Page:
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Van Der Noord Financial Advisors

OUR PROCESS - Am I Going to be OK?

OUR PROCESS- Am I Going to Be OK?

Though these exact words aren't always spoken, it's my belief (and experience) that almost all people I have the opportunity to speak with ultimately want to know… Am I going to be OK?

I'll often hear things like "peace of mind" or "feeling safe and secure" or "making sure we have enough." I've even had clients say to me something along the lines of not wanting to wind up alone having to eat cat food. They were kidding - sort of.

But I think all these ideas (and many more) can be boiled down to the desire to know if you're going to be OK. And if we can agree that this is one of the universal questions about money and about life, let's dig a little deeper...

First off, we’ll need to define the word "OK." OK for you will almost certainly be different than OK for me or OK for your friends, family, and coworkers.

Also, take note of the words "going to be"... While I applaud the orientation on the future, be careful not to be so "tomorrow-focused" that you miss out on enjoying your life today.

I'm sure you've heard of stories about people planning to really live it up once they retire or once they achieve some other milestone in their lives only to have tragedy strike, and they're no longer able or around to enjoy the future that may have been decades in the making.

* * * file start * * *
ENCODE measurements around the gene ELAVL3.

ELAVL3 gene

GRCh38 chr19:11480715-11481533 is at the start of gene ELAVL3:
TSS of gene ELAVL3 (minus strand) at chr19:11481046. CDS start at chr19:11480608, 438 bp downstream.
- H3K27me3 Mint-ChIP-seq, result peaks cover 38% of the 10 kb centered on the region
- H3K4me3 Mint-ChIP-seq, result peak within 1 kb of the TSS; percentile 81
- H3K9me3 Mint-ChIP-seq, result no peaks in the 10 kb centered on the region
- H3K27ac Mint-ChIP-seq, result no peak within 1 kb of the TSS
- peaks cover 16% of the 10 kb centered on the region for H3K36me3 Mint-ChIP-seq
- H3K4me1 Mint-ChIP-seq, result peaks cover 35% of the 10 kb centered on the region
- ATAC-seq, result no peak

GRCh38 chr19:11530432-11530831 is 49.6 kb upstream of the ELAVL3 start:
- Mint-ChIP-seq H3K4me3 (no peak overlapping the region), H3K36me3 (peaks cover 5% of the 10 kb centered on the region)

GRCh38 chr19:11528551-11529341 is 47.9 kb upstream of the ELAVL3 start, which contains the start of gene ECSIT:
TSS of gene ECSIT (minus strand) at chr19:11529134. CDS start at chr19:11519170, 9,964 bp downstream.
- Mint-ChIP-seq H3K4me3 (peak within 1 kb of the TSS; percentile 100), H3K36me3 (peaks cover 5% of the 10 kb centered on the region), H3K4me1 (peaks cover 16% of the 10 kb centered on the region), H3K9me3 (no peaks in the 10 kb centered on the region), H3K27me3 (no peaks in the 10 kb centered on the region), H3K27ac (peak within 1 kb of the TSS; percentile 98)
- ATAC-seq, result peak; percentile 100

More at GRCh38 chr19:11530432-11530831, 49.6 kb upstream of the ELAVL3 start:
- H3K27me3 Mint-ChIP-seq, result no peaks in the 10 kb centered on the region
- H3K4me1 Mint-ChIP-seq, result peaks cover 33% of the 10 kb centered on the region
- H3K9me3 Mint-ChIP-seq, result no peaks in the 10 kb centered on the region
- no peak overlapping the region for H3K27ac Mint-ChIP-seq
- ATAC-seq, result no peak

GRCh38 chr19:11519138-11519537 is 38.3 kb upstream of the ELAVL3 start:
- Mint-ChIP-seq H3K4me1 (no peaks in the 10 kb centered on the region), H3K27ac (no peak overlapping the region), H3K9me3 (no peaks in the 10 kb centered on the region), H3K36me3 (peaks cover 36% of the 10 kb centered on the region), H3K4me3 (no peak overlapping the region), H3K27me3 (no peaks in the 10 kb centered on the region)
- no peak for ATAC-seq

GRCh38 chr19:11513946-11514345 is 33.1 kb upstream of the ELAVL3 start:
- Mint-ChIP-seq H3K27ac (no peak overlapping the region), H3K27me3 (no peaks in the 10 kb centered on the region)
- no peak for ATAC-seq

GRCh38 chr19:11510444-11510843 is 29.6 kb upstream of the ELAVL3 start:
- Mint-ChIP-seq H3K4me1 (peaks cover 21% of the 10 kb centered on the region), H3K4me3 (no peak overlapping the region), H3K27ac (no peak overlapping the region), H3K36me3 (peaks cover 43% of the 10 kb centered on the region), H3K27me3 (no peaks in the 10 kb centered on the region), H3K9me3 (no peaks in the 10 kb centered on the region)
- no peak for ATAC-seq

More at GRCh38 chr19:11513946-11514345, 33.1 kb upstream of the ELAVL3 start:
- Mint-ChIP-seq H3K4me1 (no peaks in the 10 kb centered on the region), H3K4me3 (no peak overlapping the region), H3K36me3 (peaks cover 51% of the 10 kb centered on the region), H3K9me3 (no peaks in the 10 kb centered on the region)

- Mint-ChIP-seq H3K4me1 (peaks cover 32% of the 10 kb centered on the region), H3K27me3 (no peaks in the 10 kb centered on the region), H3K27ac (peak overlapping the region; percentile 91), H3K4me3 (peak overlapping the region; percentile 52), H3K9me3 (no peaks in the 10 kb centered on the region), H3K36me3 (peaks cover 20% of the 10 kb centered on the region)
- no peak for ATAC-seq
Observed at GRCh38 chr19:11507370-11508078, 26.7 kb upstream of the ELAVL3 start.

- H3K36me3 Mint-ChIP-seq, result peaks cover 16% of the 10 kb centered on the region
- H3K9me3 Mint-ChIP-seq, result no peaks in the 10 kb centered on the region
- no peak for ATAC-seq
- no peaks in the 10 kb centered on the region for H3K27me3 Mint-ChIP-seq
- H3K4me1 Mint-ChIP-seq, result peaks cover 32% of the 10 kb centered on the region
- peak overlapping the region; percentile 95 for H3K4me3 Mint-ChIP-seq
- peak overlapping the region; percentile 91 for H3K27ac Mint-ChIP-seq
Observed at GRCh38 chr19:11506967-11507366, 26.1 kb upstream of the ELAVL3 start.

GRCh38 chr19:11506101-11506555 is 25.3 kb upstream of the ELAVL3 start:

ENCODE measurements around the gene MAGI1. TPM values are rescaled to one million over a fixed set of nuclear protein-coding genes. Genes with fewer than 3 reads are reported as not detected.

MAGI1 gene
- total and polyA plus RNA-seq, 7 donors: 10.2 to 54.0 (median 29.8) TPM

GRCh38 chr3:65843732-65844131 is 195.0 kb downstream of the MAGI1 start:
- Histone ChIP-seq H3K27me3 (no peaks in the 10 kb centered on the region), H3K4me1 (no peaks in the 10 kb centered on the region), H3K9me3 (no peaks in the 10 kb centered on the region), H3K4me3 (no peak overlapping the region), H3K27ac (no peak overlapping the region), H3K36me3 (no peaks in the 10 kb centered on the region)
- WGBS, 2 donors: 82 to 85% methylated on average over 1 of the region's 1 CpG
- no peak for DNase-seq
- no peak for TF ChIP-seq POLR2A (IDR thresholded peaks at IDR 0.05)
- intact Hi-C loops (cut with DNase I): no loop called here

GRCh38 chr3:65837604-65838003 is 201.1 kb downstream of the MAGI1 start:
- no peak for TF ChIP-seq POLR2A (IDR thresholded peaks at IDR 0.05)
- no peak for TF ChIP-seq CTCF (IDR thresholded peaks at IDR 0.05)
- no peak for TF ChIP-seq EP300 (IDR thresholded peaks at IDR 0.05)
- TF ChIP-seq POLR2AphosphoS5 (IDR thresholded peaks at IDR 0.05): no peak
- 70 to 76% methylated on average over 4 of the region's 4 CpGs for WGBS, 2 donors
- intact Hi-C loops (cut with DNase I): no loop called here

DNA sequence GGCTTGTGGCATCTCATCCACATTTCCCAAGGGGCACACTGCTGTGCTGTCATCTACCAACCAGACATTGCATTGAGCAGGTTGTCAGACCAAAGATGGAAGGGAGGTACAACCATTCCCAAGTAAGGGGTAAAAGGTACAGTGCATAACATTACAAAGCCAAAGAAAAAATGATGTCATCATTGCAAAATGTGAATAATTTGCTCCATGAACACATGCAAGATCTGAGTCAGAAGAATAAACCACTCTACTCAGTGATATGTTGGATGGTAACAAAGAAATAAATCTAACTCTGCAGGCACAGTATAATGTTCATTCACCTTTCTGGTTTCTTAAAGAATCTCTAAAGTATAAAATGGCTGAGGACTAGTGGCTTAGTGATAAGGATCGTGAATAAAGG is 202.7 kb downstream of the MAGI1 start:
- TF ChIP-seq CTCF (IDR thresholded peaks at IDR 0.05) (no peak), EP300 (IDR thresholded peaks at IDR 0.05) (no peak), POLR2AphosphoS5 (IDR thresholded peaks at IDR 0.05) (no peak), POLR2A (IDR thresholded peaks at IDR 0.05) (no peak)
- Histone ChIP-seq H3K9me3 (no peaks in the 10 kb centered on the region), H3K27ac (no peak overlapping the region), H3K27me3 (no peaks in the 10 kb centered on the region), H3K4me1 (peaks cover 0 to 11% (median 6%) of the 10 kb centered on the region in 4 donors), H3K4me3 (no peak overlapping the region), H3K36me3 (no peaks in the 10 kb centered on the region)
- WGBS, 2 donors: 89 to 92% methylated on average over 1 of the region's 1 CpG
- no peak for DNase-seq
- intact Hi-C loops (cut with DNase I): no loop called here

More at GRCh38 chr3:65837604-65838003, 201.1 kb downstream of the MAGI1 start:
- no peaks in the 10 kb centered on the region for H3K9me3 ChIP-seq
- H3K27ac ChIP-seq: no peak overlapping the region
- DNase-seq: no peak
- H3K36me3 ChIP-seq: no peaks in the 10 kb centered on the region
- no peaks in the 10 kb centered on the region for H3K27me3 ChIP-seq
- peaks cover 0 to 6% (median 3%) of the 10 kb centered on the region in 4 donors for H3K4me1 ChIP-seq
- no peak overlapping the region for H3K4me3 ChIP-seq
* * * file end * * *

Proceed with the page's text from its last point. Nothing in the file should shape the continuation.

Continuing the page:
Your ideal future can change suddenly and drastically.

Tomorrow isn't promised.

That doesn't mean we shouldn't plan for it, of course. But neither should we put off living our best lives today. It will take some exploration and discovery, but there's a healthy balance to be struck between being well prepared for an uncertain - and sometimes scary - future AND making the most of your life today.

So perhaps instead of "am I going to be OK?" it should be "am I OK today and am I going to be OK tomorrow?"

Is this just semantics? Maybe. But I think there's value in turning "either/or" thinking into "both/and" thinking. And at a high level, this is what financial planning is. Whenever possible, let’s not reduce life to a series of EITHER/OR decisions, but fill it with BOTH/AND experiences.

A more “ground-level” view of financial planning looks a lot like a series of unending course corrections. There is no such thing as having a plan and sticking to it. Rather, there is having a plan and adjusting it as life happens. We “plan” based on what we know and anticipate right now. But life has a funny way of wrecking - or at least altering - our best-laid plans. So we need to make new plans. We need to accommodate new information and experience as we get it. And we need to adjust to a changing personal and financial landscape.

We might have to take some detours. We might accomplish some things ahead of schedule. And we'll certainly have to adjust our plans and evaluate some trade-offs along the way too. This is financial planning.

All in an effort to help you answer the question, "Am I going to be OK today AND tomorrow?”